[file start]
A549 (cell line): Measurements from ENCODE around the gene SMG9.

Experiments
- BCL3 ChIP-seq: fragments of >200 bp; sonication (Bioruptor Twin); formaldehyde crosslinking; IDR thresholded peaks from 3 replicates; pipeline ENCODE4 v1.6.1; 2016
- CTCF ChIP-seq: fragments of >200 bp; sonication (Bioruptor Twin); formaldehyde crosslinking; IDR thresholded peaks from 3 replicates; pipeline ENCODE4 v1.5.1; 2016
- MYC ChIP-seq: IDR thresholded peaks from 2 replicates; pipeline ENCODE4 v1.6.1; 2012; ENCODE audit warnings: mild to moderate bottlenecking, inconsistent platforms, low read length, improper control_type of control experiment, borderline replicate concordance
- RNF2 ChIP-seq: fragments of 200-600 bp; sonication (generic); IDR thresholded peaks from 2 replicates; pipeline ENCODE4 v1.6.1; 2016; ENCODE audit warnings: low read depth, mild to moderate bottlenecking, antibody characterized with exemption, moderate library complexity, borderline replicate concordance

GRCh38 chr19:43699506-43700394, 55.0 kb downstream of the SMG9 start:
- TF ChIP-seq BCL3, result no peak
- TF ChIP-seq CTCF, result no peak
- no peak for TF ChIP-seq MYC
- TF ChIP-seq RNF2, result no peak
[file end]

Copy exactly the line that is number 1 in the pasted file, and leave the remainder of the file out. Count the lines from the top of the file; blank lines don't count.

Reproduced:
A549 (cell line): Measurements from ENCODE around the gene SMG9.